It was a promotion party out on the pitch, with Dave Whelan looking at the Wigan fans one minute and being plastered with champagne by matchwinner Hugo Rodallega, the next. Stoke were desperate to get their lap of honour going and the stewards tried to remove the tumultuous group but they might as well have whistled them away.
It is almost besides the point that a draw would have saved Wigan. Their story is one of a town with a population of a little more than 81,000, holding its nerve and sticking to a belief that Martinez's passing principles would come good with time. They just about have. A total of 15 points from nine games saved a side who have had a foot in the championship virtually all season and had not surfaced from the bottom two since February. They also struck a blow for passing principles and a spirit of togetherness.
Martinez, whose time playing in football's bottom tier at Springfield Park for Wigan, 16 years ago, made their mission his own mission said that a "stubborn" quality was required to stick to the plan.
The day began with Whelan admitting on national radio that relegation would mean Charles N'Zogbia taking a 50 per cent cut on his £30,000-a-week wages – he would not have stayed – and ended with him watching the Spaniard thrown to the heavens by his players.
"We a small town and a small club but we are a happy club," Whelan said. "We've been in bottom three all season but as you can see we are in good spirits." Wigan might never have returned from relegation. The 74-year-old spent £100m of his JJB retail fortune getting them to the top flight and keeping them there for six seasons.
The club's £39m wages represent 91 per cent of turnover. But now we will we get to see if a 37-year-old manager who impresses so much in what he says can convert promise to achievement.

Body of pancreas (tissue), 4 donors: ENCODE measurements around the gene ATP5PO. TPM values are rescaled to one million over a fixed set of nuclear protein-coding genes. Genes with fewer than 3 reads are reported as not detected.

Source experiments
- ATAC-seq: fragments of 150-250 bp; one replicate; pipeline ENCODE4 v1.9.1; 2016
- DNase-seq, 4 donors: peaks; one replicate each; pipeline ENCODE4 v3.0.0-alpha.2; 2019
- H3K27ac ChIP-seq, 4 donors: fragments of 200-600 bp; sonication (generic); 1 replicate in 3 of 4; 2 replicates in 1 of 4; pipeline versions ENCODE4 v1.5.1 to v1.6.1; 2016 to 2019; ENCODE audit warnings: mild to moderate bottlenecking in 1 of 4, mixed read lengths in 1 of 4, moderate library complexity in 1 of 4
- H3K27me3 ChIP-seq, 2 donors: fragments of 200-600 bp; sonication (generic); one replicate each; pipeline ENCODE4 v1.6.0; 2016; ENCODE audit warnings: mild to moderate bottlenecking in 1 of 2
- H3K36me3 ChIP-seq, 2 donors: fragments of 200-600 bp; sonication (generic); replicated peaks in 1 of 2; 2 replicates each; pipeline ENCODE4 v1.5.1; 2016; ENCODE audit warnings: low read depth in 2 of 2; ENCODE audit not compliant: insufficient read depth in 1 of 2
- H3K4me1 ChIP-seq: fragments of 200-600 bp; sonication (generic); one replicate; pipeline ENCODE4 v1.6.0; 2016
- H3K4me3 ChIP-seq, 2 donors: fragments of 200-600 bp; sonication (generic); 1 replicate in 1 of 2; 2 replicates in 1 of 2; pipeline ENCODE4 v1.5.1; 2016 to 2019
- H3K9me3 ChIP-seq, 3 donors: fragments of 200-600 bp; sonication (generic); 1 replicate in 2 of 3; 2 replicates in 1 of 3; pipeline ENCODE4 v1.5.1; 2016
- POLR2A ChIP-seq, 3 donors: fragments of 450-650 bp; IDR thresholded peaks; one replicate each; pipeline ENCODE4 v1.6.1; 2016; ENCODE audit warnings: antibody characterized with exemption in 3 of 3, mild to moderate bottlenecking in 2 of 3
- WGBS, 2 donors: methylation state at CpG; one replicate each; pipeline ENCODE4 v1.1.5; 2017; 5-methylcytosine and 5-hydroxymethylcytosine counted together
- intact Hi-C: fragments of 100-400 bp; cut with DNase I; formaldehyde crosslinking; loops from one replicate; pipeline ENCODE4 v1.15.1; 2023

"We haven't chosen the easy route," Martinez reflected. "It's a great feeling because the squad has been written off many times in this campaign. We knew the talent but in the last two games we had to show more than that we needed real men with real belief. It's a victory for long-term planning."
The manager, in his lucky brown shoes, never clapped his eyes on his dug-out seat. He had spoken so eloquently beforehand about the paralysis of fear, yet as he stood, implacably, arms folded, a few yards behind his technical zone, watching his players go into a huddle, you sensed its cloying presence. Wigan, whose late win against West Ham delivered this last shot at survival, had gone through 74 fixtures without winning back-to-back games and we soon saw why.
Fear was what they displayed, almost from the first kick of the first half, when Antolin Alcarez's painfully timid back pass to Ali Al-Habsi forced him to clear desperately, and to a man, they snapped and snatched at the ball they simply couldn't seize.
There was a dreadful moment after 10 minutes when Kenwyne Jones found the net, though Jon Walters was correctly adjudged offside. It took 28 minutes for Martinez's side to manage a shot on goal. But the manager settled them in the interval, just as he had in the last one. An early second half rally coincided with the knowledge of Tottenham's goal against Birmingham and a thin seam of hope appeared. It might have opened into something more immediately substantial had Jermaine Pennant's clear pull at N'Zogbia, as he raced around him in the box, been detected.
When United's third against Blackpool lifted Wigan out of the bottom three for the first time in three months, the calls of "We are staying up" were still sounding when N'Zogbia accelerated down the Stoke left and lifted an exquisite cross for Rodallega to head home on 78 minutes.
"The hardest thing to have in football is to score from open play like we did today," Martinez rightly observed.
Amid the ensuing euphoria, Martinez did not forget to call to mind the death on Saturday night of supporter, George Owen, who suffered a heart attack during the vital win over West Ham. The Spaniard's own mission goes own. "You have to have your ideas and work at them," he explained. "It doesn't happen overnight."
Substitutes: Stoke Etherington (Whitehead, 72), Carew (Jones, 78). Unused Nash (gk), Shotton, Pugh, Diao, Tonge. Wigan Cleverley (Sammon, 67), Di Santo (Rodallega, 86), Moses (N'Zogbia, 90). Unused Kirkland (gk), Piscu, Gomez, McArthur. Booked: Stoke Etherington. Wigan Alcaraz, McCarthy, Figueroa, Boyce. Man of the match Pennant. Match rating 6/10.
Possession Stoke 58% Wigan 42%. Attempts on target Stoke 5 Wigan 9. Referee A Marriner (W Midlands). Attendance 27,566.
- More about:
- Feet (anatomy)
- French Football
- Premier League
- Southern Europe
- Stoke City
- West Ham United
- Wigan Athletic